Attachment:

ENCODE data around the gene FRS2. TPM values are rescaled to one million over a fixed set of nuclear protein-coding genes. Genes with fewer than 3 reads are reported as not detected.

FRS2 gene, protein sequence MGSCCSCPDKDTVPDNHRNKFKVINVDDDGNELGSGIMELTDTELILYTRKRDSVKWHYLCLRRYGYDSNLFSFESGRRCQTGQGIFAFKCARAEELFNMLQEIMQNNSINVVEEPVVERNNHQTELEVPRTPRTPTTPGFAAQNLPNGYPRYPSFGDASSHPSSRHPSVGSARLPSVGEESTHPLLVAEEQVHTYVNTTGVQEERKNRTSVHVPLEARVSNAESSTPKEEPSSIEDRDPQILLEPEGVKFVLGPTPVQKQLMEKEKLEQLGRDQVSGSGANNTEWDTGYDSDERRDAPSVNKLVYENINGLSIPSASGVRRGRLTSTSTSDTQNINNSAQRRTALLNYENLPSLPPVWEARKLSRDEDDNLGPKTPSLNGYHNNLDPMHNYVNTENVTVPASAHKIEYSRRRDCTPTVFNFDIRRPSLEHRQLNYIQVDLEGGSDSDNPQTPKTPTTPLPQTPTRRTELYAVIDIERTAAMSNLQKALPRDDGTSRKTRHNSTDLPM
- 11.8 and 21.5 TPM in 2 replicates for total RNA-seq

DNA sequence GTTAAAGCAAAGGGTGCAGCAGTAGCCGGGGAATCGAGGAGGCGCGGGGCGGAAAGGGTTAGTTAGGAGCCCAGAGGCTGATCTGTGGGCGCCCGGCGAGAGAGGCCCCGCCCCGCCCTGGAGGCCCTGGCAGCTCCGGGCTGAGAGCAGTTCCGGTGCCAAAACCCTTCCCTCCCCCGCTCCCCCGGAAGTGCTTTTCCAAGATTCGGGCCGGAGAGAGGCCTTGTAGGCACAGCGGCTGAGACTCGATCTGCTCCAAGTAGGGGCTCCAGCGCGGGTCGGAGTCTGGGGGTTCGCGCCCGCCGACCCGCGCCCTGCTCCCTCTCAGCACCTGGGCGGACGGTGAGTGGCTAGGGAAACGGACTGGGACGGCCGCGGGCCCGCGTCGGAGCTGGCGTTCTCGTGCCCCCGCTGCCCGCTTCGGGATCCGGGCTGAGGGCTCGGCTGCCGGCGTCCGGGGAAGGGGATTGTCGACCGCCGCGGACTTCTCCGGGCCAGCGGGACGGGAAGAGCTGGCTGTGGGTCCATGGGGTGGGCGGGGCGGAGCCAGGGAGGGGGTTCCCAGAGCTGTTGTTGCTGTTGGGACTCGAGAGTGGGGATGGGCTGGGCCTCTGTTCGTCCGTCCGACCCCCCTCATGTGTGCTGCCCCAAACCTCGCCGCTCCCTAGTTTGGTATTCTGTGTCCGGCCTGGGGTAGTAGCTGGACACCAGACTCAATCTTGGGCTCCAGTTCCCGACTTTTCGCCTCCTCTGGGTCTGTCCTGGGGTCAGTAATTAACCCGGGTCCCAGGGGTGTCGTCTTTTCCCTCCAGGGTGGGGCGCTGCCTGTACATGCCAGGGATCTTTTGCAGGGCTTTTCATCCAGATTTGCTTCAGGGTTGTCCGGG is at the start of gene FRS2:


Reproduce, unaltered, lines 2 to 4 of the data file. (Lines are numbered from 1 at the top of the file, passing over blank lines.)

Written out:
FRS2 gene, protein sequence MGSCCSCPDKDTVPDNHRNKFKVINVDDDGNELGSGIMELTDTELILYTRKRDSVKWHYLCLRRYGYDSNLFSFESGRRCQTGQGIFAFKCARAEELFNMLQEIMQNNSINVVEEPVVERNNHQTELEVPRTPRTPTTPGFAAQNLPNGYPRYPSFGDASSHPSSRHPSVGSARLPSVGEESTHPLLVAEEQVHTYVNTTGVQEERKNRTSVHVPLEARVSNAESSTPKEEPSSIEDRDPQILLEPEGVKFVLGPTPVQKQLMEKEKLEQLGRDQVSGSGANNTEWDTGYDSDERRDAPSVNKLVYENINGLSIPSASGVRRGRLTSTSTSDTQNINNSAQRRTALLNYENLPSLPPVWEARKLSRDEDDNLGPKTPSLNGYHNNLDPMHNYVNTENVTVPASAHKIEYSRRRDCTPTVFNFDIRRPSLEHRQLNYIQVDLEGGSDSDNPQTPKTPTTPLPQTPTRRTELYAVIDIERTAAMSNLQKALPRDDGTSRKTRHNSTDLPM
- 11.8 and 21.5 TPM in 2 replicates for total RNA-seq

DNA sequence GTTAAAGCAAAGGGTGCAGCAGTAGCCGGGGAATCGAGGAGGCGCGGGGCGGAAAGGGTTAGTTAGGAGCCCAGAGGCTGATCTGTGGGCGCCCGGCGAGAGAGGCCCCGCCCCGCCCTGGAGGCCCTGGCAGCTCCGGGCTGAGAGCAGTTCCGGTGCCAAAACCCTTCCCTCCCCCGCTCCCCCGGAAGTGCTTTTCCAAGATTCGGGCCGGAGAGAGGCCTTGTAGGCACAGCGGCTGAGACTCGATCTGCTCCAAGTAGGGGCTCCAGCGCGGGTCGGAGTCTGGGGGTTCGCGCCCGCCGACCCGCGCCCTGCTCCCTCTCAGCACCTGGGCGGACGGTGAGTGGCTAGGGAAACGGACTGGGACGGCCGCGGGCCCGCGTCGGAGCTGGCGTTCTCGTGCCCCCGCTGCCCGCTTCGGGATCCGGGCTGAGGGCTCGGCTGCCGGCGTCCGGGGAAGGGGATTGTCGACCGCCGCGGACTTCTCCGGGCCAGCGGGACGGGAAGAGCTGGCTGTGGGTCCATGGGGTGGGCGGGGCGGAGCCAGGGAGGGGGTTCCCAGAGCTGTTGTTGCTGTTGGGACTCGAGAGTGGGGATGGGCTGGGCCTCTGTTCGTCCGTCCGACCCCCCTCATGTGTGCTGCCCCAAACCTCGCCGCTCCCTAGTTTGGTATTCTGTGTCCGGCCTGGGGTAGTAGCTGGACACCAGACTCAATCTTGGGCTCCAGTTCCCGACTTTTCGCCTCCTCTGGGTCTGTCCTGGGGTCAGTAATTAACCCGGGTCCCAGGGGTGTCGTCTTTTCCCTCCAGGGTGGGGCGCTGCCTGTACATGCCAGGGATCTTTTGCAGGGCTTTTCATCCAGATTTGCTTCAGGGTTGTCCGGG is at the start of gene FRS2: